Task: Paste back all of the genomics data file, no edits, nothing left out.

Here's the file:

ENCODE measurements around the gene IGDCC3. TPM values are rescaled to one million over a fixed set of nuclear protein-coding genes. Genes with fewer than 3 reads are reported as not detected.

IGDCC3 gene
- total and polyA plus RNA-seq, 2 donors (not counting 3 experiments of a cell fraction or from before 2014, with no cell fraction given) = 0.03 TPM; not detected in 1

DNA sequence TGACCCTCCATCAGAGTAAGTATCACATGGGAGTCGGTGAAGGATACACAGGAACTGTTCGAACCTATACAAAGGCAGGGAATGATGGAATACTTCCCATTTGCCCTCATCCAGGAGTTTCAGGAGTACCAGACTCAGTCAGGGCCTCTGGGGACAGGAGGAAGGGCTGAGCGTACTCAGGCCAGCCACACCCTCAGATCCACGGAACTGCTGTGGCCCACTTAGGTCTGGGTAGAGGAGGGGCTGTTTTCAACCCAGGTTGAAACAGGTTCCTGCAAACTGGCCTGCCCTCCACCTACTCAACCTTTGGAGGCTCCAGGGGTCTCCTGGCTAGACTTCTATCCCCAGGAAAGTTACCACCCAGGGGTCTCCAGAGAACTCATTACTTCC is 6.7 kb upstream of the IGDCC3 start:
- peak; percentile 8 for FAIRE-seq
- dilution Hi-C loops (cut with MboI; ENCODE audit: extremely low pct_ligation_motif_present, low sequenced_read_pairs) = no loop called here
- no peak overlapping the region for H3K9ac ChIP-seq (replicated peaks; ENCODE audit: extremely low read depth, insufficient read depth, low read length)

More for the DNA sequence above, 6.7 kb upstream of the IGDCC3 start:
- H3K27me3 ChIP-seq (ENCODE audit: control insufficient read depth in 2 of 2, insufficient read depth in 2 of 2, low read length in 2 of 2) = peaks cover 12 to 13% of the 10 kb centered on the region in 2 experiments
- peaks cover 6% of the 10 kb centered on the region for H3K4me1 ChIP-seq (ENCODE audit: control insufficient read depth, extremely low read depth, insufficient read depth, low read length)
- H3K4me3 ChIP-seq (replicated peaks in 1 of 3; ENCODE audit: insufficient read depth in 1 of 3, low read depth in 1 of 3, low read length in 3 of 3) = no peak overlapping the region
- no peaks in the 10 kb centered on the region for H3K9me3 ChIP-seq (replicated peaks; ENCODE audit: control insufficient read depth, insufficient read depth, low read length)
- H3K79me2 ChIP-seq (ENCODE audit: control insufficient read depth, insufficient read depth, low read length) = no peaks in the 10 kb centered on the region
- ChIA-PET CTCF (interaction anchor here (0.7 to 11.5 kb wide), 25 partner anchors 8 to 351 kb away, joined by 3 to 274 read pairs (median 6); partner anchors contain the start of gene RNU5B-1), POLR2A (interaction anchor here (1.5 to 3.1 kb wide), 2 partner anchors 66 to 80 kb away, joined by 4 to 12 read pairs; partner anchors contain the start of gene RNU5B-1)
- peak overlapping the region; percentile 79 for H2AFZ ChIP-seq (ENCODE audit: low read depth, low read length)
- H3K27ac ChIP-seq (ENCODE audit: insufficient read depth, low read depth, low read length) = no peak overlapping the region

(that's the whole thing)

ENCODE measurements around the gene IGDCC3. TPM values are rescaled to one million over a fixed set of nuclear protein-coding genes. Genes with fewer than 3 reads are reported as not detected.

IGDCC3 gene
- total and polyA plus RNA-seq, 2 donors (not counting 3 experiments of a cell fraction or from before 2014, with no cell fraction given) = 0.03 TPM; not detected in 1

DNA sequence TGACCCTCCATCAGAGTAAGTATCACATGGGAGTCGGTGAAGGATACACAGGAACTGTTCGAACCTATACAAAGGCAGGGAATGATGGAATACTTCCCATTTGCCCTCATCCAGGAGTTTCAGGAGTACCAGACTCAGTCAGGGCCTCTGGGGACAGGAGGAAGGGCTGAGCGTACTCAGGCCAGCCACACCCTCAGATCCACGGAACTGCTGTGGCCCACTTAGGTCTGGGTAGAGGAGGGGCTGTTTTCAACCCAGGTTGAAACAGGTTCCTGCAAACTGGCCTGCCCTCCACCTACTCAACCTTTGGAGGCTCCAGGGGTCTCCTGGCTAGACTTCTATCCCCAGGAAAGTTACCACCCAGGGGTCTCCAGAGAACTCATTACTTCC is 6.7 kb upstream of the IGDCC3 start:
- peak; percentile 8 for FAIRE-seq
- dilution Hi-C loops (cut with MboI; ENCODE audit: extremely low pct_ligation_motif_present, low sequenced_read_pairs) = no loop called here
- no peak overlapping the region for H3K9ac ChIP-seq (replicated peaks; ENCODE audit: extremely low read depth, insufficient read depth, low read length)

More for the DNA sequence above, 6.7 kb upstream of the IGDCC3 start:
- H3K27me3 ChIP-seq (ENCODE audit: control insufficient read depth in 2 of 2, insufficient read depth in 2 of 2, low read length in 2 of 2) = peaks cover 12 to 13% of the 10 kb centered on the region in 2 experiments
- peaks cover 6% of the 10 kb centered on the region for H3K4me1 ChIP-seq (ENCODE audit: control insufficient read depth, extremely low read depth, insufficient read depth, low read length)
- H3K4me3 ChIP-seq (replicated peaks in 1 of 3; ENCODE audit: insufficient read depth in 1 of 3, low read depth in 1 of 3, low read length in 3 of 3) = no peak overlapping the region
- no peaks in the 10 kb centered on the region for H3K9me3 ChIP-seq (replicated peaks; ENCODE audit: control insufficient read depth, insufficient read depth, low read length)
- H3K79me2 ChIP-seq (ENCODE audit: control insufficient read depth, insufficient read depth, low read length) = no peaks in the 10 kb centered on the region
- ChIA-PET CTCF (interaction anchor here (0.7 to 11.5 kb wide), 25 partner anchors 8 to 351 kb away, joined by 3 to 274 read pairs (median 6); partner anchors contain the start of gene RNU5B-1), POLR2A (interaction anchor here (1.5 to 3.1 kb wide), 2 partner anchors 66 to 80 kb away, joined by 4 to 12 read pairs; partner anchors contain the start of gene RNU5B-1)
- peak overlapping the region; percentile 79 for H2AFZ ChIP-seq (ENCODE audit: low read depth, low read length)
- H3K27ac ChIP-seq (ENCODE audit: insufficient read depth, low read depth, low read length) = no peak overlapping the region